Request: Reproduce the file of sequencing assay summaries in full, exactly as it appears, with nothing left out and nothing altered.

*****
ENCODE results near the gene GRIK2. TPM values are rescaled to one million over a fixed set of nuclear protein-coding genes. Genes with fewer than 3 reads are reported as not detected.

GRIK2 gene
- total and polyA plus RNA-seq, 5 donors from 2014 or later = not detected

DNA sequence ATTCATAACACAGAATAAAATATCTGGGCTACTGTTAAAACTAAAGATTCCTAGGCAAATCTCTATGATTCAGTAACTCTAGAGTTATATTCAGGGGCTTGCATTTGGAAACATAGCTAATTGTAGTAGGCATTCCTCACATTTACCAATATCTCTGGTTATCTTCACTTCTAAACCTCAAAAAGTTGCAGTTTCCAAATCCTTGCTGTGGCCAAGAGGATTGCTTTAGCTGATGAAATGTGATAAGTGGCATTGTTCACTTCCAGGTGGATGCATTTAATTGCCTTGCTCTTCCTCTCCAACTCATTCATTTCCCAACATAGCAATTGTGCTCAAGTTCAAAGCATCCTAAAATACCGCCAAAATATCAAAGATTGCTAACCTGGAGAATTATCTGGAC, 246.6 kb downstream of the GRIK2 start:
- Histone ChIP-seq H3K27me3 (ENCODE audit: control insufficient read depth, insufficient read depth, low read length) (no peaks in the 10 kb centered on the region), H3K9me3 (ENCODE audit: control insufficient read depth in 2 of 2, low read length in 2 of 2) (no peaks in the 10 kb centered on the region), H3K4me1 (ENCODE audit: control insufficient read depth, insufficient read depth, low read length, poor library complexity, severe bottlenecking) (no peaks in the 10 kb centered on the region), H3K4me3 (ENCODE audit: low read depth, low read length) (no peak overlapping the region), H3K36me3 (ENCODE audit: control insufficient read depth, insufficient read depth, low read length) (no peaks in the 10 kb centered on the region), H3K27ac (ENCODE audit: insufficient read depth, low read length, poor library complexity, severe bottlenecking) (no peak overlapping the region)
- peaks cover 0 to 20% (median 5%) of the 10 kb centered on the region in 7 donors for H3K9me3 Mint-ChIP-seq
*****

ENCODE results near the gene GRIK2. TPM values are rescaled to one million over a fixed set of nuclear protein-coding genes. Genes with fewer than 3 reads are reported as not detected.

GRIK2 gene
- total and polyA plus RNA-seq, 5 donors from 2014 or later = not detected

DNA sequence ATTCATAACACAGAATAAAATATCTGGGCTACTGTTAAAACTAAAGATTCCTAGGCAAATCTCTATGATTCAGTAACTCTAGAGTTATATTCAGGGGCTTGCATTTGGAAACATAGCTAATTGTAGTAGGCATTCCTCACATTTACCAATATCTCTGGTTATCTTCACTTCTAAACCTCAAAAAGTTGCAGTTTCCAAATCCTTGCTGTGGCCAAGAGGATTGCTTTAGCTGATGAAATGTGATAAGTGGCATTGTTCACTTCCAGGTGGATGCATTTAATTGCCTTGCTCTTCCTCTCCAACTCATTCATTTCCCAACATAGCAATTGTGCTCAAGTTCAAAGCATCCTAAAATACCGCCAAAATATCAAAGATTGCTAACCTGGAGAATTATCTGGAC, 246.6 kb downstream of the GRIK2 start:
- Histone ChIP-seq H3K27me3 (ENCODE audit: control insufficient read depth, insufficient read depth, low read length) (no peaks in the 10 kb centered on the region), H3K9me3 (ENCODE audit: control insufficient read depth in 2 of 2, low read length in 2 of 2) (no peaks in the 10 kb centered on the region), H3K4me1 (ENCODE audit: control insufficient read depth, insufficient read depth, low read length, poor library complexity, severe bottlenecking) (no peaks in the 10 kb centered on the region), H3K4me3 (ENCODE audit: low read depth, low read length) (no peak overlapping the region), H3K36me3 (ENCODE audit: control insufficient read depth, insufficient read depth, low read length) (no peaks in the 10 kb centered on the region), H3K27ac (ENCODE audit: insufficient read depth, low read length, poor library complexity, severe bottlenecking) (no peak overlapping the region)
- peaks cover 0 to 20% (median 5%) of the 10 kb centered on the region in 7 donors for H3K9me3 Mint-ChIP-seq